The flash isn’t that strong and barely illuminates the shots where it is used. Still, it’s properly synchronized with the shutter and is better than nothing.
Here are a few more sample shots for you to check out.
One aspect where the Flare 3 excels is as an entertainment device. The screen size and pocket ability make it a great portable media player and the relatively large storage allows you to save a mini music library for on the go. However, it’s the screen that allows the Flare 3 to shine as an entertainment device. Despite the mediocre qHD resolution on paper, the quality of the perceived image is quite good and lends itself well to watching movies, reading books and comics, or just browsing the web.
Unfortunately, the Flare 3 does have a flaw. As mentioned, the loudspeaker is pretty weak, so if you want to use it to entertain friends with your music library, it’s best to pair it with a Bluetooth speaker. Anyway, I’ve never been a fan of using a phone’s built-in loudspeaker since they tend to suck. It’s just that this particular one is especially sucky.
The Cherry Mobile Flare 3 is a pretty capable gaming device thanks to its MT6582 SoC and onboard Mali 400 MP2 GPU. I tested the phone’s gaming capabilities on Nenamark 2 and GFX Benchmark’s T-Rex test. These tests basically run the phone through a single scene that combines a number of graphical effects to see how well it gets rendered.
In addition, I also played a few of my favorite games for testing. Minion Rush is a notoriously heavy game despite its simplistic gameplay because the developers just keep adding more and more features to it with every update. Well, the game rendered pretty well on the Flare 3 as the frame rates were decent. However, there was a noticeable delay between my screen-mashing and what my Minion would do onscreen. For a game that puts your reaction time to the test, that’s a handicap you don’t need.
Another game I tested on this phone was Plants vs Zombies 2. The gameplay is also quite simplistic, but only when you are just starting out. Things can quickly get busy onscreen when you get that “A Huge Wave of Zombies is Approaching”. The Flare 3 handled it quite well. The frame rates did slow down whenever there was a huge wave of zombies, but the frame rates were still playable. It also didn’t hurt that the screen was quite large, making it easier to move plants around to beat the game.
Finally, the last game I tested the Flare on was Modern Combat 4. While Modern Combat 5 is already out, MC4 is still a pretty heavy and gorgeous looking game. The opening cut scene alone when starting a new game looks pretty great, that is, if the phone can render it well enough. For the most part, the Flare 3 was able to keep up with the cut scene, with the video lagging behind the audio only a bit toward the end of it. The frame rates were also fantastic considering this phone only costs Php4K.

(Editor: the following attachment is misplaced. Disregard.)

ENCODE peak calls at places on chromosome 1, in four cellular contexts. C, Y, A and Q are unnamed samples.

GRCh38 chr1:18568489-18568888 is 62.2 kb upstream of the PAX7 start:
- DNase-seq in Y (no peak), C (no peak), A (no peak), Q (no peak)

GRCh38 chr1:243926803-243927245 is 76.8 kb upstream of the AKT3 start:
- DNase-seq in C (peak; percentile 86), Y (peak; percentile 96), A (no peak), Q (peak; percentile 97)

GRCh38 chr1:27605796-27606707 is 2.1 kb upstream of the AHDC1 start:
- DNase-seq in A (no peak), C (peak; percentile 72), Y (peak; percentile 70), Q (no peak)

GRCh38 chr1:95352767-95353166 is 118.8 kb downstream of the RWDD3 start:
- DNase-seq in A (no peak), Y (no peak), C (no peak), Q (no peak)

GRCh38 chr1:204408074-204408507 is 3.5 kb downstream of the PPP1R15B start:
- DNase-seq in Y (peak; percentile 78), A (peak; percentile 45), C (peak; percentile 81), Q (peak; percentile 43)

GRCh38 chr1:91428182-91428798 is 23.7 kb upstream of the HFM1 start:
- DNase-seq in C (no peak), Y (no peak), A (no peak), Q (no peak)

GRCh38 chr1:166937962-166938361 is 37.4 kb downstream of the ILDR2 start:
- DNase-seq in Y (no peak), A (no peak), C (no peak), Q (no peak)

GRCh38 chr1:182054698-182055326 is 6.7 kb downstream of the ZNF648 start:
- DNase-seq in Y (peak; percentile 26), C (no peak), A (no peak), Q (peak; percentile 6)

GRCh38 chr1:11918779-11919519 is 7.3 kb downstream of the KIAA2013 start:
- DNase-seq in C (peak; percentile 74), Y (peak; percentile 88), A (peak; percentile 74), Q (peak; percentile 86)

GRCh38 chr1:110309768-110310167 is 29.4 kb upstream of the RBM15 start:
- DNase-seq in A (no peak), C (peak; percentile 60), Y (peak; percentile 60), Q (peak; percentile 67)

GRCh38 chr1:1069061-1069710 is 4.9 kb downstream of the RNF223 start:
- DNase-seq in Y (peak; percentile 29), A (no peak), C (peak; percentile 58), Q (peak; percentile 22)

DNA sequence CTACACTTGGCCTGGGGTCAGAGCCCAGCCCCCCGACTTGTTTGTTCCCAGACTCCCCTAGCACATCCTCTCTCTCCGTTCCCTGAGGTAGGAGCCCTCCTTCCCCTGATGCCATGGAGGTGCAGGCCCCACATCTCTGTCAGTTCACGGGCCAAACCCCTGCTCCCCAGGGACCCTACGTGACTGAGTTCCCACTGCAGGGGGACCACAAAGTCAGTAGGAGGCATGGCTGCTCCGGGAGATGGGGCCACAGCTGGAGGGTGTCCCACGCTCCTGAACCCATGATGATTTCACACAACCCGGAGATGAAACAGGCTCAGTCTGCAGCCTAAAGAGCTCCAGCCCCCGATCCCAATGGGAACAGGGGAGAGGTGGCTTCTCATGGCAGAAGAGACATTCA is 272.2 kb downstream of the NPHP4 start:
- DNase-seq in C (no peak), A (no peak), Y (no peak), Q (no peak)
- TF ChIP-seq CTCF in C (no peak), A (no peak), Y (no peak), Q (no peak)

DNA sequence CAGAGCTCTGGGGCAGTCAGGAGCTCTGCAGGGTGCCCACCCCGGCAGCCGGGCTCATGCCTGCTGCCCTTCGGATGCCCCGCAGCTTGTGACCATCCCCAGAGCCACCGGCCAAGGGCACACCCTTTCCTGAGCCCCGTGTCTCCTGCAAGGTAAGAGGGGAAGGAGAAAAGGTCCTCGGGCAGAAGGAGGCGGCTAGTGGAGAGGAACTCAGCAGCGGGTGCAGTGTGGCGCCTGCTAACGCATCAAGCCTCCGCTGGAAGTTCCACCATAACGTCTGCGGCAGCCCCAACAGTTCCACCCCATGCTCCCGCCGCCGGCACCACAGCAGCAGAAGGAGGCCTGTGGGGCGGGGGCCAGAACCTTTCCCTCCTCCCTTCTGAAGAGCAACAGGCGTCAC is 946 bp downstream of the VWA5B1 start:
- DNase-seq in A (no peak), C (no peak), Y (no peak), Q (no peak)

While I’m not the heavy user I once was, I still made the best I could with all of the phone’s features and its 1,980mAh battery throughout the entire review period. I’ve used it as a regular phone, read news feeds on WiFi, played some games to while away the time, navigated to some restaurants over the weekend using GPS and mobile data, and even typing out this article on it with the help of a Bluetooth keyboard. I consider myself to be a light user, only consuming 2.06% of the battery every hour. That means the phone can last up to 48 1/2 hours on my normal usage habits.
Of course, I pretty much doubt most people can make the Flare 3 last that long, so I also did a gaming battery test. It basically runs the aforementioned GFX Benchmark T-Rex test 30 times then measures how much battery juice it consumed. This time, the gaming battery test estimated that the Flare 3 would last about 3 hours and 20 minutes in a gaming scenario. Keep in mind that’s straight gaming with no breaks in between.
So Should You Buy the Cherry Mobile Flare 3?
The Cherry Mobile Flare 3 isn’t anything special until you start talking about the price. Then it becomes a game changer. How many phones can offer a 5 inch qHD IPS display, 1GB RAM, 8GB ROM and an 8mp autofocus camera in the Philippine market at Php4K? I’ll tell you right now: None.
Cherry Mobile promised it would redefine the Php4K price point and they almost managed to do so without a hitch. Minor issues like the weak loudspeaker and poor camera performance aside, the Flare 3 is the new standard for what you should be able to get for Php4K.
Cherry Mobile Flare 3 Specs
- 5″ qHD IPS display (540 x 960 resolution, 220ppi)
- 1.3GHz MediaTek MT6582 quad core processor
- Mali 400 MP2 GPU
- Android 4.4 KitKat
- 1GB RAM (960MB user accessible)
- 8GB ROM (6.09GB user accessible, unified with system storage)
- 8mp rear-facing autofocus camera with LED flash
- 3mp fixed focus front camera
- WiFi b/g/n
- Bluetooth 4.0
- GPS with A-GPS
- 1,980mAh battery, removable